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Effect of soil characteristics on N mineralization capacity in 112 native and agricultural soils from the northwest of Spain
- Gonzalez-Prieto, S.J., Cabaneiro, A., Villar, M.C., Carballas, M., Carballas, T.
- Biology and fertility of soils 1996 v.22 no.3 pp. 252-260
- agricultural soils, grassland soils, forest soils, nitrogen, mineralization, ammonium nitrogen, nitrate nitrogen, nutrient availability, carbon nitrogen ratio, soil pH, base saturation, aluminum, soil texture, soil parent materials, Spain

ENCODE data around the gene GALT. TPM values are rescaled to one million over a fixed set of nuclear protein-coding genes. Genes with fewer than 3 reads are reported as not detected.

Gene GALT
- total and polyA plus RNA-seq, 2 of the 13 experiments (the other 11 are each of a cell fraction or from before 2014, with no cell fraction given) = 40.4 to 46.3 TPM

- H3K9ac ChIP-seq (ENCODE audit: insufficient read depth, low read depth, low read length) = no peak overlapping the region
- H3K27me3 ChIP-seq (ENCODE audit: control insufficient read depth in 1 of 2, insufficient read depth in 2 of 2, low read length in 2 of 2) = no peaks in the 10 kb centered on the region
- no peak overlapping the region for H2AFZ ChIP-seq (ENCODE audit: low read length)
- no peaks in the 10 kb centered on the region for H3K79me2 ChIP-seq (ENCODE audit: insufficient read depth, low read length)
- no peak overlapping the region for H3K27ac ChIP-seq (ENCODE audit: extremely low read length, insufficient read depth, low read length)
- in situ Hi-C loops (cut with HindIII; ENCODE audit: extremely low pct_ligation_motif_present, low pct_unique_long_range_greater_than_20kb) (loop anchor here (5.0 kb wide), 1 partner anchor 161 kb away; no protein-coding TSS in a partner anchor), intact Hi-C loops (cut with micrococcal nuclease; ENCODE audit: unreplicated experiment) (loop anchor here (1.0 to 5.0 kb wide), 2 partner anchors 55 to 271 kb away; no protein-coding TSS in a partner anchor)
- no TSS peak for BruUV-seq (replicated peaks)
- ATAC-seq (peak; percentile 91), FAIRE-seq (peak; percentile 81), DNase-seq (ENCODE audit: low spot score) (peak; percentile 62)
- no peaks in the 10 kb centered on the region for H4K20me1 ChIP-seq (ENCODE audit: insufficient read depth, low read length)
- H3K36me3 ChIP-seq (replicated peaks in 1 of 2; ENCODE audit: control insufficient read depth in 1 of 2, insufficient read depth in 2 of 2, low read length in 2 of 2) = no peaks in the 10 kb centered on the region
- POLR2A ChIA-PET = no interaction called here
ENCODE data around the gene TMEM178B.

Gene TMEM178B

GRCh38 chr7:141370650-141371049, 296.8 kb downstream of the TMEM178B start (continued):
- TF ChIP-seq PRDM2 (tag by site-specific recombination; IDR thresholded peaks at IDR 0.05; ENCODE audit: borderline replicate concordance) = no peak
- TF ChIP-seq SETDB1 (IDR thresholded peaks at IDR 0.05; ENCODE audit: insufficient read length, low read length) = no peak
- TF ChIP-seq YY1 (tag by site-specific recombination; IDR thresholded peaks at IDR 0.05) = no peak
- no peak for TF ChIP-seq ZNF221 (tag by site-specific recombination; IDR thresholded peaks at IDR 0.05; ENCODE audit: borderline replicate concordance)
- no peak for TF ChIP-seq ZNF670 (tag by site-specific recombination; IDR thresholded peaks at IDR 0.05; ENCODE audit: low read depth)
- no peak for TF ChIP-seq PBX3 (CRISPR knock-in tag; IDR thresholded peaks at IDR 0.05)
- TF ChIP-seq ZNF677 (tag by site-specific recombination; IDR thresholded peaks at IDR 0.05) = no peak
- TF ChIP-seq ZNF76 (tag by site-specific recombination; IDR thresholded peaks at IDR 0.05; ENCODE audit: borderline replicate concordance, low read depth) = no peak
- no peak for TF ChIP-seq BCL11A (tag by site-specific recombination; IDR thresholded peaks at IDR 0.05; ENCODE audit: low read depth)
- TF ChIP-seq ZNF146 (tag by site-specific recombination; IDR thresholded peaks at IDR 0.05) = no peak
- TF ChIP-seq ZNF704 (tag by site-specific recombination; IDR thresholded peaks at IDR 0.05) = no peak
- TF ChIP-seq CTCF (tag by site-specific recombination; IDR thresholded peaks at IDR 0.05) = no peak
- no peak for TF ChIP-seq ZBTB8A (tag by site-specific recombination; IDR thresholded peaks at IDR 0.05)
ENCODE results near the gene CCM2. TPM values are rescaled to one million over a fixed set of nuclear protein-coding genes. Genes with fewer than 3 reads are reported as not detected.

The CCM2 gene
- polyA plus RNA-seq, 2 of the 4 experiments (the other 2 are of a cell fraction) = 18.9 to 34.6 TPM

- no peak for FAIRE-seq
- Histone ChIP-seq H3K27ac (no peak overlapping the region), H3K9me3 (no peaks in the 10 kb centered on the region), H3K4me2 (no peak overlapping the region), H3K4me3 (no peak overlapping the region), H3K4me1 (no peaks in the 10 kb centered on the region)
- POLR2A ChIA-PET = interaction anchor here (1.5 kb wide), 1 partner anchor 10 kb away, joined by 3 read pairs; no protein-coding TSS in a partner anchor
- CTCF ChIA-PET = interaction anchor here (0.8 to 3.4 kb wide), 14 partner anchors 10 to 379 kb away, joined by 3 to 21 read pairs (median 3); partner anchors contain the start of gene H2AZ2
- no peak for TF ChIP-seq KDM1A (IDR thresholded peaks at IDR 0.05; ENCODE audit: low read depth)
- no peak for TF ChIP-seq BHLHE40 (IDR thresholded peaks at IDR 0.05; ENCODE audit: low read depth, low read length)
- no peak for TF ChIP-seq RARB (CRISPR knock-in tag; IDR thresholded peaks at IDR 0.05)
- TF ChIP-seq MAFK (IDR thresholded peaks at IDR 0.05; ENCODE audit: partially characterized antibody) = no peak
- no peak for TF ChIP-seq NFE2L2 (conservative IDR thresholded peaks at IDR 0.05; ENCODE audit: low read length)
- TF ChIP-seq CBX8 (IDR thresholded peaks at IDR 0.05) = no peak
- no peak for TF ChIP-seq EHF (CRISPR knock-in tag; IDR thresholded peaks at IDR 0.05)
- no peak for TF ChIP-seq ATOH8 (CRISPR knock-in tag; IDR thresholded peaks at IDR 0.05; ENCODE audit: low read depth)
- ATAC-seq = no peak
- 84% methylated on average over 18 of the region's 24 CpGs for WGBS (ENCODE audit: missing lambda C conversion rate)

- N mineralization capacity and its main controlling factors were studied in a large variety (n=112) of native (forest, bush) and agricultural (pasture, cultivated) soils from several climatic zones in Spain. The available inorganic N content, net N mineralization, and net N mineralization rate were determined after 6 weeks of aerobic incubation. NH4+-N largely predominated over NO3(-)-N (ratio near 10:1) except in some agricultural soils. Net N mineralization predominated (83% of soils) over net N immobilization, which was more frequent in agricultural soils (25%) than in native soils (9%). In forest soils, both net N mineralization and the net N mineralization rate were significantly higher than in the other soil groups. The net N mineralization rate of pasture and cultivated soils was similar to that of bush soils, but available inorganic N was lower. The net N mineralization rate decreased in the order: soils over acid rocks>soils over sediments>soils over basic rocks or limestone; moreover, the highest net N mineralization and available inorganic N were found in soils over acid rocks. The highest N mineralization was found in soils with low C and N contents, particularly in the native soils, in which N mineralization increased as the C:N ratio increased. N mineralization was higher in soils with a low pH and base saturation than in soils with high pH and base saturation values, which sometimes favoured N immobilization. Soils with an Al gel content of >1% showed lower net N mineralization rates than soils with Al gel contents of <1%, although net N mineralization and available inorganic N did not differ between these groups. The net N mineralization rate in silty soils was significantly lower than in sandy and clayey soils, although soil texture only explained a low proportion of the differences in N mineralization between soils.